Read also: An Analysis of COVID-19’s Impact on Office Real Estate Demand

A Booming Housing Market: Real Estate in These Cities is Quickly Recovering

As mortgage applications, price appreciation and slowly growing new listings indicate that the national real estate industry is finally mending from the coronavirus, some housing markets are charting faster and stronger recoveries than others.

The reasons why some cities are bouncing back quicker boil down to robust local economies, less severe coronavirus-prompted lockdowns and, in some cases, low numbers of COVID-19 infections.

Read also: Real Estate Co-Investment – The New Alternative

UK House Prices Fall for Third Month in a Row as COVID-19 Stifles Market

House prices fell for a third month running in May as lockdown measures to tackle the coronavirus stifled home-buying activity, according to figures from the mortgage lender Halifax.

The bank said the average price of a home in the UK dropped by 0.2% over the month and stands at £237,808. Over the last three months, prices were down by 0.5%.

Read also: Investing in the UK Real Estate Market

Rebuilding Confidence in Real Estate Investing

Rebuilding Confidence in Real Estate Investing

Against a backdrop of high unemployment, low interest rates and volatile markets, some institutional investors are leaning toward the barbell investment approach. On one end, they look to scoop up assets in the distressed retail and hospitality sectors, betting on a quick and sharp rebound in the post-COVID world. On the other hand, accredited investors are also balancing their portfolio with defensive assets such as data centres, which had held up strongly since the onset of the pandemic.

Despite concerns of a second virus wave as governments gradually loosen lockdown measures, market confidence has begun to turn the corner in certain cities. For instance, Australia’s consumer sentiment has now recovered back to nearly pre-COVID levels. Notwithstanding the encouraging survey result, this level remains 7 per cent compared to a year ago.

Read also: Implications of COVID-19 Aftermath on Real Estate Sectors

Niche Property Assets Defy Real Estate Doom and Gloom

Investor risks might be higher than at the beginning of the year but so are the rewards for those willing to make the most of new opportunities, big discounts and less competition for quality assets.

Read also: The Real Estate Risk/Reward Spectrum & Investment Strategies

Real Estate Investors Taking 'Barbell' Approach to Crisis

The changing strategies are playing out against a backdrop of high unemployment in and low interest rates in the United States that may persist for a long time, Mr Van Konynenburg said on Tuesday in an interview on Bloomberg Television.

Read also: REITs or Real Estate Co-Investments?

Consumer Sentiment Back to Pre-COVID Levels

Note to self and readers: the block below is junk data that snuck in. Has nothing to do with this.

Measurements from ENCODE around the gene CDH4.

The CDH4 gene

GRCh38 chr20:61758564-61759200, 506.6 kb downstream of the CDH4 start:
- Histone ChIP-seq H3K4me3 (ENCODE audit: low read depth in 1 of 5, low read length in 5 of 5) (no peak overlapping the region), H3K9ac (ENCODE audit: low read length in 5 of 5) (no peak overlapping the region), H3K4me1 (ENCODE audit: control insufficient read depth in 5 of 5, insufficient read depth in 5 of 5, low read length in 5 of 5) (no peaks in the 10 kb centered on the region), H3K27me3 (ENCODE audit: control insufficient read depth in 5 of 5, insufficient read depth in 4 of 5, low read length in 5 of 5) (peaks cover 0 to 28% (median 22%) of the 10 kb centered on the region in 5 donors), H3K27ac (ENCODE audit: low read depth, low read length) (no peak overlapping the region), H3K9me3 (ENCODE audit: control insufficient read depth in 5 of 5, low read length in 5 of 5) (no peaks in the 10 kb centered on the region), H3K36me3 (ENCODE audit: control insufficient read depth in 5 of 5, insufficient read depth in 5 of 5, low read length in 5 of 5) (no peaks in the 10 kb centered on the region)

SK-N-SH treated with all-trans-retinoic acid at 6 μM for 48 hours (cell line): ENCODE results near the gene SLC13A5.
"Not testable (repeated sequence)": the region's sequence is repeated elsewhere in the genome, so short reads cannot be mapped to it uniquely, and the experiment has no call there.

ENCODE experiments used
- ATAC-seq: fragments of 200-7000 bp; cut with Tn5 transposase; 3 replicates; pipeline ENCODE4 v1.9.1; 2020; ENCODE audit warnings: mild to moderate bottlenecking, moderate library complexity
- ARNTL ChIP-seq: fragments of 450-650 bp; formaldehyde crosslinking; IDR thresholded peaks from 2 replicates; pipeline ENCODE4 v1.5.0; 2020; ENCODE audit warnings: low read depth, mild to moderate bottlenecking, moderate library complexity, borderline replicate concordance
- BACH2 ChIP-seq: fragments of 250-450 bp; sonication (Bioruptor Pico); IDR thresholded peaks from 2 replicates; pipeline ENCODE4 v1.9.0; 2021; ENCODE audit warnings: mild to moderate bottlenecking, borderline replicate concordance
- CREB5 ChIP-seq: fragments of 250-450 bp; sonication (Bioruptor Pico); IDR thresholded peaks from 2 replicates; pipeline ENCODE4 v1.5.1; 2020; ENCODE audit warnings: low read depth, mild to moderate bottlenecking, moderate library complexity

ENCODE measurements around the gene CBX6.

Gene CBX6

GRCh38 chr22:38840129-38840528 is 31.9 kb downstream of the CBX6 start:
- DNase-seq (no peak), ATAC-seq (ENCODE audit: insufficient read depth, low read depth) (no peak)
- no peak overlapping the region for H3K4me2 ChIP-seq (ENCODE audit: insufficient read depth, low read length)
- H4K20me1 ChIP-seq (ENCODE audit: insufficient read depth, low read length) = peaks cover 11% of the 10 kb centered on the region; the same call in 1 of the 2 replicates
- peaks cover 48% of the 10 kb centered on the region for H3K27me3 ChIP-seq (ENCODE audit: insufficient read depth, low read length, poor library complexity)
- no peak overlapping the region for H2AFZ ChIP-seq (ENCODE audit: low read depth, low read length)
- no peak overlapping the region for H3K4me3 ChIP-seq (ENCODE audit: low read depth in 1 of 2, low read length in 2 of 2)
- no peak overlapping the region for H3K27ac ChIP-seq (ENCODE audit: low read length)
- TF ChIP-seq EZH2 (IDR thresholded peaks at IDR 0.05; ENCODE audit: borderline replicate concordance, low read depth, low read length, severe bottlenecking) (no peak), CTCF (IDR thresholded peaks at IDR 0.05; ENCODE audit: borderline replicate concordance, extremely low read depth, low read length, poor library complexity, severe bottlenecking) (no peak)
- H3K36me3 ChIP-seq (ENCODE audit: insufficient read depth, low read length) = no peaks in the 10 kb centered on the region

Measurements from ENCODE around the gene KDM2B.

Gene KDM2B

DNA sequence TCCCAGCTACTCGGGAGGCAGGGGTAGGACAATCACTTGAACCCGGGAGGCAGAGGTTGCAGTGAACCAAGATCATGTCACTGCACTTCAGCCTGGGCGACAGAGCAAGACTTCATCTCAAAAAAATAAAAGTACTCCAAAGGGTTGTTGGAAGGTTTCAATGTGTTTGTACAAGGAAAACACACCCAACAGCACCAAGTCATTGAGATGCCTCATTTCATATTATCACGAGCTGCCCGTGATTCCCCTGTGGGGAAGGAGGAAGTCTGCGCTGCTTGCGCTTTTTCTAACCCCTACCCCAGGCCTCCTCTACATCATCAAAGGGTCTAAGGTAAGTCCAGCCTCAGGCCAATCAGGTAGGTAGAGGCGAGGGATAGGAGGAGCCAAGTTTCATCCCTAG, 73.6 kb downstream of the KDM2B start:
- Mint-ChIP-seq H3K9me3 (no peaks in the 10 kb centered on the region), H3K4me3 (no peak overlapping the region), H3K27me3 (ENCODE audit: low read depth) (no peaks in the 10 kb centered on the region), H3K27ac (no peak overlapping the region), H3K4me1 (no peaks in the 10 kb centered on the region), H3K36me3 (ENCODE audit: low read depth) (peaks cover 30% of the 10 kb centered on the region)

Consumer sentiment is now back around pre-COVID levels as lockdown restrictions begin ease across the country. Westpac reported an increase of 6 per cent in its consumer sentiment index reaching 94 points in June, lifting from 88 points in May.

Read also: An Analysis of COVID-19’s Impact on Office Real Estate Demand

Playing Defence: Investors Looking to Data Centres

With the global economy under pressure, real estate investors are hunting for defensive strategies that are more likely to see them safely through the downturn. Data centres – buildings responsible for channelling our increasingly online lives – have crept to the top of that list.

As Domestic Tourism Returns, Hotel industry Looks for Bright Spots

Last month, China celebrated the tenth anniversary of its annual campaign to promote domestic tourism. But this year’s China Tourism Day took on a quirkier and more urgent tone due to COVID-19. Efforts to encourage travel after months of lockdown included online tours, live-streaming local produce, and promotional tactics like having the chairman of Chinese travel agency Trip.com donning costumes to hawk discounted hotel bookings.

Post COVID-19 Real Estate Investing

Post COVID-19 Real Estate Investing

As countries emerge from lockdowns, stakeholders in the real estate investment circle are shifting focus from fire-fighting to managing the post COVID-19 era. To this end, RealVantage released an article detailing some broad views on the major real estate sectors which we include in this week's edition of Vantage Point.

Read also: RealVantage's COVID-19 Viewpoints and Strategies

Meanwhile, one of UK's lenders has started the ball rolling on tightening LTV for first-time home buyers as they attempt to manage the potential risk of borrowers entering a negative equity situation. But in general, sophisticated institutional investors are displaying desire and optimism for the real estate asset class, especially in the face of an ultra low interest rate environment going forward.

Implications of COVID-19 Aftermath on Real Estate Sectors

Social distancing has directly affected the way people live and interact with physical space, and that has greatly dented the demand for various types of space, creating an unprecedented crisis for the real estate industry. Real estate players will now think about how the real estate’s playing field may transform, and alter their strategies to strengthen their positions through this crisis.

Nationwide Triples Minimum Deposit for UK First-time Buyers